Jul 11 2018

Overactive thyroid disease in cats

It is not just humans that can suffer with thyroid disease.  In cats, the most common thyroid disease we see is hyperthyroidism i.e. an overactive thyroid gland.

Like us, cats produce thyroid hormone in glands in their neck.  Unfortunately in middle-aged and older cats, we see hyperthyroidism fairly commonly.  In most cats this is due to a benign enlargement of the glands, but in rare cases it can be cancerous.  The good news is this condition can be successfully treated in most cats.  It is important to start treatment as early as possible, as if left untreated more serious effects e.g. heart disease, can develop.

Symptoms

The most common symptoms of hyperthyroidism in cats that we see include:

  • Weight loss, despite a normal or increased appetite.  It is important to have your cat weighed regularly e.g. at their annual health check with the vet, as it is sometimes difficult to notice gradual weight loss when you see your cat every day.
  • Drinking more.
  • Unkempt coat.
  • Diarrhoea.
  • Changes in behaviour e.g. yowling more, irritable, unsettled.
  • The vet may also note a rapid heart rate when they examine the cat.

If left untreated serious heart disease or high blood pressure can occur.

How do we diagnose hyperthyroidism?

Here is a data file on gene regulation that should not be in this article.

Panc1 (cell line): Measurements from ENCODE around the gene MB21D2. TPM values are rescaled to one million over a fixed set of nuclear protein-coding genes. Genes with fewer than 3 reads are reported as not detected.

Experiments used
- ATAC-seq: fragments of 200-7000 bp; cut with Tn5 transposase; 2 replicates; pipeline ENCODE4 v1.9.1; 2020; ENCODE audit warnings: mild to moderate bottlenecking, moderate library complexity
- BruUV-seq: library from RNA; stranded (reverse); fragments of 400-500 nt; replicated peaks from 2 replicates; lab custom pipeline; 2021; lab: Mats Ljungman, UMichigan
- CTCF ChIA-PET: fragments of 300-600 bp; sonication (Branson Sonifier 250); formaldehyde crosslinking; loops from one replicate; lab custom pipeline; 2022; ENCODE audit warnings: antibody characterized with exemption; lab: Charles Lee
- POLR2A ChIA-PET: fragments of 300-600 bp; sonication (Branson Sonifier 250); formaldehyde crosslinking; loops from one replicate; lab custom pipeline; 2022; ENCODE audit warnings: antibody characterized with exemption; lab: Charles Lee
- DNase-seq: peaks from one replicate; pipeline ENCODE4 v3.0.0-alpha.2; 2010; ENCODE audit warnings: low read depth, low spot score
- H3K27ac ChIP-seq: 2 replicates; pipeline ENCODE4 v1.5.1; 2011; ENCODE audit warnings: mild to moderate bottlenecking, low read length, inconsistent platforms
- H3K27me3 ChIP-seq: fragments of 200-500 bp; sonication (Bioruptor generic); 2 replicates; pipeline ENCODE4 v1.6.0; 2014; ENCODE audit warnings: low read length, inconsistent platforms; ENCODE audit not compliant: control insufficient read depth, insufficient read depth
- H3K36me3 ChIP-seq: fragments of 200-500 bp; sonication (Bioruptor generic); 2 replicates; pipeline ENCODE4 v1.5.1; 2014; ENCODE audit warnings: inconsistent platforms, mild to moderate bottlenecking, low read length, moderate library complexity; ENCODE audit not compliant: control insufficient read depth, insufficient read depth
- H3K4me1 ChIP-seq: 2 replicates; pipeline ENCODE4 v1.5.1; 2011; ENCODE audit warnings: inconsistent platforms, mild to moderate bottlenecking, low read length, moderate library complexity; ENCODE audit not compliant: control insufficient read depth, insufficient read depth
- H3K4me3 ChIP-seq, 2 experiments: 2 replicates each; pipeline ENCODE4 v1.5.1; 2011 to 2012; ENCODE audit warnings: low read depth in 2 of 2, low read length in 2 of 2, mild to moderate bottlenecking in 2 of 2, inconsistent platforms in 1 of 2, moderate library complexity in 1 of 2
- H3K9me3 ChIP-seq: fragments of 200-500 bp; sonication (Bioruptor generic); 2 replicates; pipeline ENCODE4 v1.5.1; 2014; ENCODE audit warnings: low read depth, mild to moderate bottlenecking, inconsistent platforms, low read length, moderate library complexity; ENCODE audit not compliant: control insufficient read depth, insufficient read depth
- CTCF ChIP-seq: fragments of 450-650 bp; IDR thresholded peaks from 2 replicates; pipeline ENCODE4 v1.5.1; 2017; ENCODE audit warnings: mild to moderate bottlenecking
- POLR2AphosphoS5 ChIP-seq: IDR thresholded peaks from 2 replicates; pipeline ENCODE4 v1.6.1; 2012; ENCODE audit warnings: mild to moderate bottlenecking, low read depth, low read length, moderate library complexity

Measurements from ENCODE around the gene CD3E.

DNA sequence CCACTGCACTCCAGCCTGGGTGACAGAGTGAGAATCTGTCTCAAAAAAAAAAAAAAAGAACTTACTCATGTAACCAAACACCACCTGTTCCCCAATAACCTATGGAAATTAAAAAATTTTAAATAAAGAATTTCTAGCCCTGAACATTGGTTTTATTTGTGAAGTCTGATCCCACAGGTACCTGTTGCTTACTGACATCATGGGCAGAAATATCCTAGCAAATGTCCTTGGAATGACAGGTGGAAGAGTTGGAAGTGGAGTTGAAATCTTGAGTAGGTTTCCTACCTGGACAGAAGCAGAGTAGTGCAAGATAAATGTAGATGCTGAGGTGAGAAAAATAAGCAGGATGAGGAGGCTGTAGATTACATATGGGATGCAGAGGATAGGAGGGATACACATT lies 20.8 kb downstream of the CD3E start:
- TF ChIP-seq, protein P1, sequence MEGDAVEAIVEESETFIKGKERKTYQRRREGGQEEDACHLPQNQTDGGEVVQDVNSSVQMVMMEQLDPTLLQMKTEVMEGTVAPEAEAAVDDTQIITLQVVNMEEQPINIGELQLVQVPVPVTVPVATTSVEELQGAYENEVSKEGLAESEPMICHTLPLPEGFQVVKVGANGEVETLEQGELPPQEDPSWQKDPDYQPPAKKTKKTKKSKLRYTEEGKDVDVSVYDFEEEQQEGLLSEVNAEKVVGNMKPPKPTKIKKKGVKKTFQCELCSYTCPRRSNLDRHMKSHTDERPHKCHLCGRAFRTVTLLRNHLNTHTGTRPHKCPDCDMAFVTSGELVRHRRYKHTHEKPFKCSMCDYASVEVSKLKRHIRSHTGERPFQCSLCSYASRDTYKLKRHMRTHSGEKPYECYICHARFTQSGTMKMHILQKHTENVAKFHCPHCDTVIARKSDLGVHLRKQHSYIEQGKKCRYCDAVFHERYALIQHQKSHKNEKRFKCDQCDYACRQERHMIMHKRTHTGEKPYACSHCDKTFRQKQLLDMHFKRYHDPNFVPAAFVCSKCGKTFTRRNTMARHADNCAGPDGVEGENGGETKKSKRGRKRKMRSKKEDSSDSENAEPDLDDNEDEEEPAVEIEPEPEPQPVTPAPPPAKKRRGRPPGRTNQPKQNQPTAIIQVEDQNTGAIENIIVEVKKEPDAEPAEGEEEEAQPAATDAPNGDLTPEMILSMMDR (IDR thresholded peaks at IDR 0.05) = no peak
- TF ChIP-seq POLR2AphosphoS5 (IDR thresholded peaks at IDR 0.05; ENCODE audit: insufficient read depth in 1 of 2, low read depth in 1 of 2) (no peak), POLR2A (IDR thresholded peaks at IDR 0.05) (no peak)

This is usually a simple disease to diagnose, using a blood test to measure thyroid hormone level.  If a vet suspects hyperthyroidism they will advise a blood test to include thyroid hormone, but will also want to check for other diseases e.g. diabetes and kidney problems that can have similar signs.  Some cats unfortunately can also get more than one disease! Blood pressure and urine tests may also be advised.

Thyroid hormone is included in our older cat nurse screening package. It is advised to screen older cats annually for disease as in the early stages they often will not have any symptoms, but in many cases the earlier we start treatment the better.

How do we treat hyperthyroidism?

Most cats are initially treated with tablets or liquid oral medication.  Some owners choose to continue lifelong medication for their cat; these cats require regular check-ups and blood tests to make sure they are being treated effectively and not suffering any side effects.

It is possible to surgically remove the overactive thyroid gland.  There are two glands in the neck, and it is possible for the second gland to become overactive in the future.

The ‘gold standard’ treatment is referral to a special facility where the cat undergoes radioactive iodine treatment.  This is not as scary as it sounds!

There is also a special diet that can be effective provided the cat isn’t eating other food elsewhere.

The vet will discuss the best option for your cat, taking into account any other health conditions they may have and your own circumstances.

Can I prevent my cat from getting hyperthyroidism?

Unfortunately we don’t yet know why this is such a common condition in pet cats, so there is nothing specific you can do to prevent it.  The best advice is to ensure your cat is getting checked regularly by a vet and to follow the ISFM screening guidelines.  This way we are more likely to pick up problems at an earlier stage with better outcomes.

To book your cat in for a check-up give us a call on 01803 606059 (Torquay) or 843836 (Paignton) or book online.

greenbayvets | Greenbay Vet News

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